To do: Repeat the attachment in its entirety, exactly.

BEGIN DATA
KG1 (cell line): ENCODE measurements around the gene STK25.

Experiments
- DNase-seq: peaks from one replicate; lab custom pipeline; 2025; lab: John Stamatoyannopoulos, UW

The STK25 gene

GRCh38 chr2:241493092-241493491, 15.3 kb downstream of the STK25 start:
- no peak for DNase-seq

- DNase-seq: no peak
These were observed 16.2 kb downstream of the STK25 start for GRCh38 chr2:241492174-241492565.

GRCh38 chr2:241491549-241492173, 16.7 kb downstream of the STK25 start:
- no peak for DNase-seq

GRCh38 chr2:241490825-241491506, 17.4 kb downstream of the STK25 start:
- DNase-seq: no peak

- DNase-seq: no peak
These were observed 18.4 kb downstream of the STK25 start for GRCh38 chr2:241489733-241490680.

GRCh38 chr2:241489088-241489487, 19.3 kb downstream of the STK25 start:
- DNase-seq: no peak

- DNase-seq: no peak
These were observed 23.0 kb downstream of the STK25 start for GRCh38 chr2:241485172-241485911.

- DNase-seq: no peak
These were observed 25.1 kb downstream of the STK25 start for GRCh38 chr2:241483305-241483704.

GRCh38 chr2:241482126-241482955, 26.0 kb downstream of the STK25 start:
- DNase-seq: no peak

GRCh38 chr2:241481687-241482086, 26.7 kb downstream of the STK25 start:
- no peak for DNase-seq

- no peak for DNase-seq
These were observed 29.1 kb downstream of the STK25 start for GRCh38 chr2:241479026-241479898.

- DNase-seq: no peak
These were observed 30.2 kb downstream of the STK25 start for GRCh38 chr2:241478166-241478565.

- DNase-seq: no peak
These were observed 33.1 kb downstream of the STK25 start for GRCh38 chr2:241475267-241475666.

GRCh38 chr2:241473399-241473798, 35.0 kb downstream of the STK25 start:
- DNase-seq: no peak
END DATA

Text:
KG1 (cell line): ENCODE measurements around the gene STK25.

Experiments
- DNase-seq: peaks from one replicate; lab custom pipeline; 2025; lab: John Stamatoyannopoulos, UW

The STK25 gene

GRCh38 chr2:241493092-241493491, 15.3 kb downstream of the STK25 start:
- no peak for DNase-seq

- DNase-seq: no peak
These were observed 16.2 kb downstream of the STK25 start for GRCh38 chr2:241492174-241492565.

GRCh38 chr2:241491549-241492173, 16.7 kb downstream of the STK25 start:
- no peak for DNase-seq

GRCh38 chr2:241490825-241491506, 17.4 kb downstream of the STK25 start:
- DNase-seq: no peak

- DNase-seq: no peak
These were observed 18.4 kb downstream of the STK25 start for GRCh38 chr2:241489733-241490680.

GRCh38 chr2:241489088-241489487, 19.3 kb downstream of the STK25 start:
- DNase-seq: no peak

- DNase-seq: no peak
These were observed 23.0 kb downstream of the STK25 start for GRCh38 chr2:241485172-241485911.

- DNase-seq: no peak
These were observed 25.1 kb downstream of the STK25 start for GRCh38 chr2:241483305-241483704.

GRCh38 chr2:241482126-241482955, 26.0 kb downstream of the STK25 start:
- DNase-seq: no peak

GRCh38 chr2:241481687-241482086, 26.7 kb downstream of the STK25 start:
- no peak for DNase-seq

- no peak for DNase-seq
These were observed 29.1 kb downstream of the STK25 start for GRCh38 chr2:241479026-241479898.

- DNase-seq: no peak
These were observed 30.2 kb downstream of the STK25 start for GRCh38 chr2:241478166-241478565.

- DNase-seq: no peak
These were observed 33.1 kb downstream of the STK25 start for GRCh38 chr2:241475267-241475666.

GRCh38 chr2:241473399-241473798, 35.0 kb downstream of the STK25 start:
- DNase-seq: no peak